The rent, as they say, was too high. In another sign of changing times and shifting store fronts, Pearl River Mart is shuttering its doors at the end of this year.
The store, which moved to its present location on Broadway in 2001, spent 44 years supplying hipsters, hippies, and tourists alike with imports from China ranging from kitschy Little Red Books to esoteric teas and herbs.
Started by a group of young student radicals in the 1970s, the store grew to its current incarnation taking up tens of thousands of square feet of some of the planet’s most prime real estate. Pearl River currently pays $100,000 a month, which would increase to five times that when the lease expires in December.
Founder and co-owner Ming Yi Chen was sentimental but practical about the store’s closing.
“The feelings not so good. When the time’s up and you have no choice, you have to leave or move, to make sure you can survive in this environment.” Chen told NBC News.
"Now the younger generation customer, they are looking for something new."
After years in the business, he saw the neighborhood and the main drag on Broadway explode into something altogether unexpected. And as the city changed, so did his customers.
"Now the younger generation customer, they are looking for something new. Any new item they’re interested.” he said. "“Not like customers before, they have a lot of memories, they love the culture-rich items."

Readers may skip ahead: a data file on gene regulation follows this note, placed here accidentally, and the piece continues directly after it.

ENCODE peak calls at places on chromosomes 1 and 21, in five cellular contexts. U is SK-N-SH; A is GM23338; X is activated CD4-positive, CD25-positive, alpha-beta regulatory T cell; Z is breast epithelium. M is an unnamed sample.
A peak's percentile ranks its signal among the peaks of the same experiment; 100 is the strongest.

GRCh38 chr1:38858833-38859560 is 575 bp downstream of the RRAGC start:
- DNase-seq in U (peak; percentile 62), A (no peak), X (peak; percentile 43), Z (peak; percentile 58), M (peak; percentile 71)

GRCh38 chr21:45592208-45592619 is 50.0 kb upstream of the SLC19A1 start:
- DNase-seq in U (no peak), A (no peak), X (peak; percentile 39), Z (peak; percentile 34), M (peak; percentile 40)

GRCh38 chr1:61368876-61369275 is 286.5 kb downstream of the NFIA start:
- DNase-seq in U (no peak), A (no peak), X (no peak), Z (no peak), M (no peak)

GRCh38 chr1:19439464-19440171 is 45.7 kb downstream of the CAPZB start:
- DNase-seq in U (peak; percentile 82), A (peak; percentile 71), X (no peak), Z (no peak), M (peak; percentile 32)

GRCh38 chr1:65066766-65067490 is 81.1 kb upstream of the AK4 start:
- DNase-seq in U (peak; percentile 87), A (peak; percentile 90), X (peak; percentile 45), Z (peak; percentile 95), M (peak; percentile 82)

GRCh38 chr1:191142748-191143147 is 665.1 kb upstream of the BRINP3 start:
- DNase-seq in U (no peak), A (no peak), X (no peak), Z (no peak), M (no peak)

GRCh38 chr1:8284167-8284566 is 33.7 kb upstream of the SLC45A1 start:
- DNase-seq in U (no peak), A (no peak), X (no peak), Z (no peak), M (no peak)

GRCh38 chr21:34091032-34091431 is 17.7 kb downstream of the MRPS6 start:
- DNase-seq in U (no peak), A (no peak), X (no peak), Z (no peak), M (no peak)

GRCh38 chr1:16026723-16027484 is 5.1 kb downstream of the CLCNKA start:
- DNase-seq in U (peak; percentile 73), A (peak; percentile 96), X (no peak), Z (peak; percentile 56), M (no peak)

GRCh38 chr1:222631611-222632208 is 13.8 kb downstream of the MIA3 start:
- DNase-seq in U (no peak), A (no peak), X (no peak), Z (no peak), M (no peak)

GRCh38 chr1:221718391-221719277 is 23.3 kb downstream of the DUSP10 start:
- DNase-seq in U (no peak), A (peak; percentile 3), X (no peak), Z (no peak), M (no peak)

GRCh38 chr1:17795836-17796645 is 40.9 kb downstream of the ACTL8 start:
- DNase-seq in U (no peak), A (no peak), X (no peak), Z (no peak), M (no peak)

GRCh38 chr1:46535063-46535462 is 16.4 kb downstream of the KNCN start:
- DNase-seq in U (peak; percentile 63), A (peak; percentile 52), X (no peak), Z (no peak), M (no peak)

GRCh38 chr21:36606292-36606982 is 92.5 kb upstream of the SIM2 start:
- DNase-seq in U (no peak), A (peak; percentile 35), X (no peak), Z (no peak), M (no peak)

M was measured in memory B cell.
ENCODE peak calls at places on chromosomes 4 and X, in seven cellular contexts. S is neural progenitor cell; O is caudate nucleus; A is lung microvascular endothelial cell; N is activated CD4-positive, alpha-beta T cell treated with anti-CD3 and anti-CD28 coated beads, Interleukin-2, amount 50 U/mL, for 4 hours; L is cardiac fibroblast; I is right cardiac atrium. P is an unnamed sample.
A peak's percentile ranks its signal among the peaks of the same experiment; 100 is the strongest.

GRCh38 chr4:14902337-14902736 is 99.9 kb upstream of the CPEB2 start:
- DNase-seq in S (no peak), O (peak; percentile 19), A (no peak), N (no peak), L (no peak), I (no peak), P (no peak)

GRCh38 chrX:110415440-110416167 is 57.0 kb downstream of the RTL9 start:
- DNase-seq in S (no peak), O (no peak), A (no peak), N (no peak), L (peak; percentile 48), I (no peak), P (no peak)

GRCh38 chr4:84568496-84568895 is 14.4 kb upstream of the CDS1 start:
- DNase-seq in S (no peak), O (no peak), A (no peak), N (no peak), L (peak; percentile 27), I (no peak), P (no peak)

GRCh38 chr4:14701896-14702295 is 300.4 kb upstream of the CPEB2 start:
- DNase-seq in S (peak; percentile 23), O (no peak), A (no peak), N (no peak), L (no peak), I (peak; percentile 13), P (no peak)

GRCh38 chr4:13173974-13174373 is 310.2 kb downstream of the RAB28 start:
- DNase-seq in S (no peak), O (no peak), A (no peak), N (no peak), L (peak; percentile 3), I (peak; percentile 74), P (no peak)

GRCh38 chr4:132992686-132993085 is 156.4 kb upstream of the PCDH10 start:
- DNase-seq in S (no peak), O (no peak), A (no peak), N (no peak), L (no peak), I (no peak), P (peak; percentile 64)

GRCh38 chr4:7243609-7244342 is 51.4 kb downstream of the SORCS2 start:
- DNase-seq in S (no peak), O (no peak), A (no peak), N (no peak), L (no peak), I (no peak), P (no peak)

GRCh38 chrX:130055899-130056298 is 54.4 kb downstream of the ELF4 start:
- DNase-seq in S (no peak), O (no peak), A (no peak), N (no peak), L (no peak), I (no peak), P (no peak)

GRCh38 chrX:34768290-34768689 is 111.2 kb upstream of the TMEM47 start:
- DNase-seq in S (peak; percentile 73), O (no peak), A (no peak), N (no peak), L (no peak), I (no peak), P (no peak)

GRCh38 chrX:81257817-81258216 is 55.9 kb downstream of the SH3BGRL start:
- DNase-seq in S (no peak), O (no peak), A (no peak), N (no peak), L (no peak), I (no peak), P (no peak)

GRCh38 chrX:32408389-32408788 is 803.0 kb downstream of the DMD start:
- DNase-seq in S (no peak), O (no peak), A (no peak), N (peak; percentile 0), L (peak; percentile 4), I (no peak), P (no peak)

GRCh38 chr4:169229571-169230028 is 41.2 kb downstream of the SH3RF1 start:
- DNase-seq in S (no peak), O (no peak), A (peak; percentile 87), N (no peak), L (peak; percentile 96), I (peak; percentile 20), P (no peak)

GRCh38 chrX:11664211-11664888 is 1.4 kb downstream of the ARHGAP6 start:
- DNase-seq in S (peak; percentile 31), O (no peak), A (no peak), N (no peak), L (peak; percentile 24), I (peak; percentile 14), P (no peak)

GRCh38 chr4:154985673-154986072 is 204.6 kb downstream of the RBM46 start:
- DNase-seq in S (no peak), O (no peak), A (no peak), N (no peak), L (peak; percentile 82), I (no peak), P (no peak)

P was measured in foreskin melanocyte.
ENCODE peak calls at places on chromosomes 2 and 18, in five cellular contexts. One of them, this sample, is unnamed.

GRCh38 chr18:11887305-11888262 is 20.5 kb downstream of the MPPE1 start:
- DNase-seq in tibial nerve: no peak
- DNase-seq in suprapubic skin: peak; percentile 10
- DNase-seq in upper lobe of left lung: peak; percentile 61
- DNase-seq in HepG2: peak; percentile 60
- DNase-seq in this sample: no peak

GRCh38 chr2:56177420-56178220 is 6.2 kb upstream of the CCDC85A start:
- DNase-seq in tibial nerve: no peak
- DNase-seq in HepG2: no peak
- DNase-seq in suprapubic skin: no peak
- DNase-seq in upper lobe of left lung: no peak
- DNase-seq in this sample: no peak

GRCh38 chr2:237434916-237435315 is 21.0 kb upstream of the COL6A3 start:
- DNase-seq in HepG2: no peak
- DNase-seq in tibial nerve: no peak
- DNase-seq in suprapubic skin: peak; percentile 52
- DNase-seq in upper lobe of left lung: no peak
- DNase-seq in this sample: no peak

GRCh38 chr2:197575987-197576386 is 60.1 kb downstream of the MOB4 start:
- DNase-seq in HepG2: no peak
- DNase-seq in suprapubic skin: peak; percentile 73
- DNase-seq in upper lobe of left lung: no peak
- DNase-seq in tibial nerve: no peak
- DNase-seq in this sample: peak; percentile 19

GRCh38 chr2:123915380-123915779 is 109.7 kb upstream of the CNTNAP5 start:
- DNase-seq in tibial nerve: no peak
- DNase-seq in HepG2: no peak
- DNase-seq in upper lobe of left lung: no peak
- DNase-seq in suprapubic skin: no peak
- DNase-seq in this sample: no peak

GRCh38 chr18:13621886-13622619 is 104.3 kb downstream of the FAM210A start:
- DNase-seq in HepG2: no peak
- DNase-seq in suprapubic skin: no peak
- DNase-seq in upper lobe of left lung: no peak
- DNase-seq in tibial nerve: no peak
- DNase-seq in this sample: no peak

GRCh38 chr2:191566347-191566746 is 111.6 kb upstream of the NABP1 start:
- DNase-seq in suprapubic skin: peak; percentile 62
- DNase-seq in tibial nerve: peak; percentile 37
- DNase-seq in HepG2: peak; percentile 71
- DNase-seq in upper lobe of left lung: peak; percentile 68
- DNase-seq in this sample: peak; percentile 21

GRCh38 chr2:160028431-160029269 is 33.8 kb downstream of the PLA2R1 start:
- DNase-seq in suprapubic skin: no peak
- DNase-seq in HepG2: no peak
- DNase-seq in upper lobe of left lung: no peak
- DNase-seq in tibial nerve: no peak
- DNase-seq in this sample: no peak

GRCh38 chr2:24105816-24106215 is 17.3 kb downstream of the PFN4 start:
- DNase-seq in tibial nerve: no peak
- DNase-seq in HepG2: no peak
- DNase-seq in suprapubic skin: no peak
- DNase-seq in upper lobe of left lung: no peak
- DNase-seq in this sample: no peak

Already the curious and the nostalgic are stopping by, eager to soak up the store's goods and vibes before they’re liquidated. Meanwhile online, thoughtful essays are being penned, recalling the revolutionary (in both a business and political sense) beginnings of the store.
"As a Friendship Store, Pearl River was one of the first to offload crates of goods shipped in under newly loosened trade restrictions. It was part Fair Trade diplomacy, part nationalist enterprise, part Asian bodega, and totally New York City,” wrote Michelle Chen, a writer and self-proclaimed “honorary employee” of Pearl River Mart.
But the Pearl River may continue to flow, albeit in a new form. There are efforts to expand its online store, which currently handles just a fraction of the items the brick and mortar shop carries. Still, times are different from when the Friendship Store first opened.
“We are moving [to catch up],” said co-owner Chen about Pearl River's e-commerce efforts. “But the other people are moving even faster."